Dust is more than just a cosmological nuisance, though. “It’s extraordinarily important in the galaxy,” Saydjari says, even though it makes up less than 1 percent of the Milky Way’s total mass. Stars generate dust when they die, and they are, in part, born from it. It’s an essential ingredient of planetary formation: In some sense, Schlafly says, Earth is just a big pile of dust that coalesced a few billion years ago. What’s more, all of the chemistry in our galaxy—including the processes that eventually led to life—began with molecular hydrogen, which requires dust grains to help it fuse together. Knowing the size and density of galactic dust clouds is important for measuring how much chemical activity is churning in a particular region of space. 

Gautham Narayan, a cosmologist at the University of Illinois Urbana-Champaign who was not involved in the work, believes these dust maps will be pivotal for up-and-coming southern sky scanners like the Vera C. Rubin Observatory, which aims to shoot a 10-year motion picture of the Milky Way to reveal how dark matter shapes galactic evolution. “Knowing how much dust there is on the line of sight as a function of distance in any direction will be tremendously valuable,” Narayan says. The DECam plane survey will also help cross-check early Rubin measurements, serving as a baseline to ensure the telescope is working as expected.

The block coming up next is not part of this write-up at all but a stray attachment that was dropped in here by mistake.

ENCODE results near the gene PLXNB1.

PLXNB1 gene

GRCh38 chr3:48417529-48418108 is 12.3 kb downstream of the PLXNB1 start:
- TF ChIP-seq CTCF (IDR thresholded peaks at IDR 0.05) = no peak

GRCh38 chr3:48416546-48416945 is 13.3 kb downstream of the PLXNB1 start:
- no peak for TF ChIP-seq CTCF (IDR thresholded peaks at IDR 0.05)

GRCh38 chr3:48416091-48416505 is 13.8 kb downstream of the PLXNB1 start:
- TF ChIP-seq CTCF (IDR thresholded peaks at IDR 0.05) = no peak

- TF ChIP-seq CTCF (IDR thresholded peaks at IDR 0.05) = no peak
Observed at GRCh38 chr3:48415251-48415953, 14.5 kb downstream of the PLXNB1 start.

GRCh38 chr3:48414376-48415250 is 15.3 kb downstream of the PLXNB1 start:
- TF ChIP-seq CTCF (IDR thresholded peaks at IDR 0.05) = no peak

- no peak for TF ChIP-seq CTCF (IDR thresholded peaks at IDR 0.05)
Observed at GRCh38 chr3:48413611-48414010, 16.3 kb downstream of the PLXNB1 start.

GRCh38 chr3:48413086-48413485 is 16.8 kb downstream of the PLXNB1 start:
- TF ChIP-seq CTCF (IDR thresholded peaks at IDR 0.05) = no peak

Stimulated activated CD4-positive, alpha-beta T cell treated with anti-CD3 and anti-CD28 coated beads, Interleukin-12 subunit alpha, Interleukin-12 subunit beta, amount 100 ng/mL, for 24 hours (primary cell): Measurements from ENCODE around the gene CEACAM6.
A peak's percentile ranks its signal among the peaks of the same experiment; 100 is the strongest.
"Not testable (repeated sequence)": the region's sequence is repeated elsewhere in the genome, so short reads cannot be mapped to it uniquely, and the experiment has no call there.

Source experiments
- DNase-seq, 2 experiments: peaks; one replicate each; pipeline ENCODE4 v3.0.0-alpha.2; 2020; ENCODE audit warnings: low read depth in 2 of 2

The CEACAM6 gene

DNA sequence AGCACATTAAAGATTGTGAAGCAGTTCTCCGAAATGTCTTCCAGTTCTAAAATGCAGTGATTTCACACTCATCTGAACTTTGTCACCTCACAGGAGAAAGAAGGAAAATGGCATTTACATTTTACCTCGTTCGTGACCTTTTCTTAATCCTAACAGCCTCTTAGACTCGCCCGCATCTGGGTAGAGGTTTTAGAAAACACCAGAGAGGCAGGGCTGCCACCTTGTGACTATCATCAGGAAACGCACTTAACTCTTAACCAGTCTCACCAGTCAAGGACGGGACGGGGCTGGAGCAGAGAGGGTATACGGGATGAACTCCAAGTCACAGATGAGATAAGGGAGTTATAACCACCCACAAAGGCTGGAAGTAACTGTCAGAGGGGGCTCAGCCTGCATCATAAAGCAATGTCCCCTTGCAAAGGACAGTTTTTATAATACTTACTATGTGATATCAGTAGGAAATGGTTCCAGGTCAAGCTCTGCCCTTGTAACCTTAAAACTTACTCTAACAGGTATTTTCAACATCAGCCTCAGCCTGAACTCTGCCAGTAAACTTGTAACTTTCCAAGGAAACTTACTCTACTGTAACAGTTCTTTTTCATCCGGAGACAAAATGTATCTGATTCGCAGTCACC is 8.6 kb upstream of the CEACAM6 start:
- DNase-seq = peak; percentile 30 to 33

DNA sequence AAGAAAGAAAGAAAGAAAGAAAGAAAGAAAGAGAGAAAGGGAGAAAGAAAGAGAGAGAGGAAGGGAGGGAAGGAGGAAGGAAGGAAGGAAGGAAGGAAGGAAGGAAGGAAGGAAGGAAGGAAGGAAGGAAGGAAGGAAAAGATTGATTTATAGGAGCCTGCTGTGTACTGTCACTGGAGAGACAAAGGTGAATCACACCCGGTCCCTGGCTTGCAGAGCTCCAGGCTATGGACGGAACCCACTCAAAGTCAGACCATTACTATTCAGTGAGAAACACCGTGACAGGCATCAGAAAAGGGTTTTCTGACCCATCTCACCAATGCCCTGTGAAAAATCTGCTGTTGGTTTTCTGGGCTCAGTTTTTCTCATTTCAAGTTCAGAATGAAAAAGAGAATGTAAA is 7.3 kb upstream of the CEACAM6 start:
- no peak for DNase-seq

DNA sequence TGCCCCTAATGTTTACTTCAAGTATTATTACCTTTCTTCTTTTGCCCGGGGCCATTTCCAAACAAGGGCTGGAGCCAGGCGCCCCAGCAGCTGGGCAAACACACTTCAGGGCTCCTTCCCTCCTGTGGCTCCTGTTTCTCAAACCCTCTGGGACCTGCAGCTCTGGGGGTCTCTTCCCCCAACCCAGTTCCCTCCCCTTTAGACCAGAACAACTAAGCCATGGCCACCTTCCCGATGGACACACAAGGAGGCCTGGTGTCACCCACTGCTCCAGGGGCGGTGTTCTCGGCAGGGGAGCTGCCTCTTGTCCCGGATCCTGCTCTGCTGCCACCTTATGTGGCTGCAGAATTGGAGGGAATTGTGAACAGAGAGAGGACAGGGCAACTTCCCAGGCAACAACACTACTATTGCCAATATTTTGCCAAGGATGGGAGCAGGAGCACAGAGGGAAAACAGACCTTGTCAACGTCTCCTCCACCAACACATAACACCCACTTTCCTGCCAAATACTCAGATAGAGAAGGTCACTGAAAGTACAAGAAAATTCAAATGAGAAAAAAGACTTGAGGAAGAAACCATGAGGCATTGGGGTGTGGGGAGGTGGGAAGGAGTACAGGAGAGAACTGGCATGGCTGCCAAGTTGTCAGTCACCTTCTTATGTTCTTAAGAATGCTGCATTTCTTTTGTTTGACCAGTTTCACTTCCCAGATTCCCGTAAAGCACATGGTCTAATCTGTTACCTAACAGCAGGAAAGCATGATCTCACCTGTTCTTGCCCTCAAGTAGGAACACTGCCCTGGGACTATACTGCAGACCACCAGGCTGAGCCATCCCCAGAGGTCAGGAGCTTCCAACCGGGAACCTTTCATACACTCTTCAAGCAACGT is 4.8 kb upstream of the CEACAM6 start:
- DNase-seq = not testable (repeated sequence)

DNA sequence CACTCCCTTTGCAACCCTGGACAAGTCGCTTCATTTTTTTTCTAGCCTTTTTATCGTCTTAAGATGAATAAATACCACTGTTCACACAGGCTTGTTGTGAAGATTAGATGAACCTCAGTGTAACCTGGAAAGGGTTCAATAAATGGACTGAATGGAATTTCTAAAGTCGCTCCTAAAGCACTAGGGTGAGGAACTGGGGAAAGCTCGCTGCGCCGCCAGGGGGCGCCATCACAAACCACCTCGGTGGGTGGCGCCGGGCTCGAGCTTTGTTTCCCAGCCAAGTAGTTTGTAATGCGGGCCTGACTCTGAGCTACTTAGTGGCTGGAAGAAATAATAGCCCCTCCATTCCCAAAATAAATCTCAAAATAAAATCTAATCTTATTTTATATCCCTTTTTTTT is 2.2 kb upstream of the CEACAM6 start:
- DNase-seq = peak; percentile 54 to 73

Other scientists are excited about what this survey will uncover about our own galactic timeline. “I study the immigration history of the Milky Way,” says Massachusetts Institute of Technology astronomer Rohan Naidu, who says that galaxies like ours are built from smaller star systems that merged together at some point. With datasets like this one, galactic archaeologists can begin to distinguish what came from where. “We can be able to say, ‘Here’s this family of stars that arrived together,’” he says.